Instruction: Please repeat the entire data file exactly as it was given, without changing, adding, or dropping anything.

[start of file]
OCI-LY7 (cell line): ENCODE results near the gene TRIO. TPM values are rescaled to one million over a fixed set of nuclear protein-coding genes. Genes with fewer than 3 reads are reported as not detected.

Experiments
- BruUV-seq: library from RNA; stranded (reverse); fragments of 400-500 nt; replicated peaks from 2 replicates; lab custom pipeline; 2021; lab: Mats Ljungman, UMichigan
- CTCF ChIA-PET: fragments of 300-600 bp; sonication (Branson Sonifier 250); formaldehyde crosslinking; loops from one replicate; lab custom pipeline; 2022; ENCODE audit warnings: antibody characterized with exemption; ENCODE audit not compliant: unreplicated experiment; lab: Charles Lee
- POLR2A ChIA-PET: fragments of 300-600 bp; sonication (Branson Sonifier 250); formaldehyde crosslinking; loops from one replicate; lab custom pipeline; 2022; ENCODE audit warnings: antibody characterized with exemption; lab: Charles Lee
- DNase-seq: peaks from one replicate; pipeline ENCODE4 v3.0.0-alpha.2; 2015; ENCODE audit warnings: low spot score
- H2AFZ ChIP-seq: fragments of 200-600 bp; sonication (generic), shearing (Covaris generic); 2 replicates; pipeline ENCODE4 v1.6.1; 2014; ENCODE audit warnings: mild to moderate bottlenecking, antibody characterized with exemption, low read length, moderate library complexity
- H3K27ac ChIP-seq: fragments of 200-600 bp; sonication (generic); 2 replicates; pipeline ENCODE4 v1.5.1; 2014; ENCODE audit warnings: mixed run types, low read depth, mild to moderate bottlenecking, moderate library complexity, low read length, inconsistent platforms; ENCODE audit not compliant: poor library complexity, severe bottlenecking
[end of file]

OCI-LY7 (cell line): ENCODE results near the gene TRIO. TPM values are rescaled to one million over a fixed set of nuclear protein-coding genes. Genes with fewer than 3 reads are reported as not detected.

Experiments
- BruUV-seq: library from RNA; stranded (reverse); fragments of 400-500 nt; replicated peaks from 2 replicates; lab custom pipeline; 2021; lab: Mats Ljungman, UMichigan
- CTCF ChIA-PET: fragments of 300-600 bp; sonication (Branson Sonifier 250); formaldehyde crosslinking; loops from one replicate; lab custom pipeline; 2022; ENCODE audit warnings: antibody characterized with exemption; ENCODE audit not compliant: unreplicated experiment; lab: Charles Lee
- POLR2A ChIA-PET: fragments of 300-600 bp; sonication (Branson Sonifier 250); formaldehyde crosslinking; loops from one replicate; lab custom pipeline; 2022; ENCODE audit warnings: antibody characterized with exemption; lab: Charles Lee
- DNase-seq: peaks from one replicate; pipeline ENCODE4 v3.0.0-alpha.2; 2015; ENCODE audit warnings: low spot score
- H2AFZ ChIP-seq: fragments of 200-600 bp; sonication (generic), shearing (Covaris generic); 2 replicates; pipeline ENCODE4 v1.6.1; 2014; ENCODE audit warnings: mild to moderate bottlenecking, antibody characterized with exemption, low read length, moderate library complexity
- H3K27ac ChIP-seq: fragments of 200-600 bp; sonication (generic); 2 replicates; pipeline ENCODE4 v1.5.1; 2014; ENCODE audit warnings: mixed run types, low read depth, mild to moderate bottlenecking, moderate library complexity, low read length, inconsistent platforms; ENCODE audit not compliant: poor library complexity, severe bottlenecking